October 19, 2018

Johns Hopkins Experts on FDA Antibiotic Guidance

The experts at Johns Hopkins Center for a Livable Future have released a statement on the FDA’s guidance document for reducing antibiotic use in farm animals. They say that “FDA’s voluntary guidelines on antibiotics fail to protect public health.”

Petri DishGuidance for Industry #213 asks drug companies to voluntarily withdraw approvals to use antibiotics for growth promotion. Unfortunately, factory farms can still use antibiotics at a sub therapeutic level for disease prevention. And FDA guidance does not have the fore of law behind it; this is only a recommendation. And since 80% of antibiotics sold in this country are used in food animals on the farm, not to treat sick people, this is significant.

CDC has stated that just one antibiotic resistant pathogen, methicillin-resistant Staphylococcus aureus (MRSA) causes more than 94,000 resistant infections and kills more than 18,000 people in this country every single year. The cost to the US health system of antibiotic resistant infections is as much as $26 billion per year, in illnesses, medical cost, and other costs.

The issue is that giving health animals low doses of antibiotics is the perfect ground for bacteria to evolve resistance to the drugs. Most antibiotics in farm animals will still be used this way. Zoetis, former Pfizer Animal Health, told the Wall Street Journal that the guidelines “will not have a significant impact on our revenues.”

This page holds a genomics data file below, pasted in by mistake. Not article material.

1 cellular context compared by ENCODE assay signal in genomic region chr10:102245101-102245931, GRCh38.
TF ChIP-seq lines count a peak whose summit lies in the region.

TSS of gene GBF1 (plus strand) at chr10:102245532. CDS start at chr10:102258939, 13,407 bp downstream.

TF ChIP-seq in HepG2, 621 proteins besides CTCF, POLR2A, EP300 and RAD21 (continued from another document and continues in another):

Johns Hopkins said that FDA has the regulatory authority to withdraw approvals for antibiotics used for growth promotion and disease prevention. Even though a judge ordered the FDA to reconsider its denials of citizen petitions to withdraw these drug approvals, the FDA is appealing the decision.

Dr. Robert Lawrence, director of CLF said, “the widespread misuse of antibiotics in food animal production reduces the effectiveness of drugs we heavily rely on to keep the public and our families safe. An infection that is now considered relatively easy to treat could once again prove fatal should antibiotics continue to be misused in food animal production and exacerbate this growing public health crisis. Dr. Keeve Nachman, a CLF scientist, said, “The agency needs to change how antibiotics are used, but these guidelines will only change how they are labeled.”

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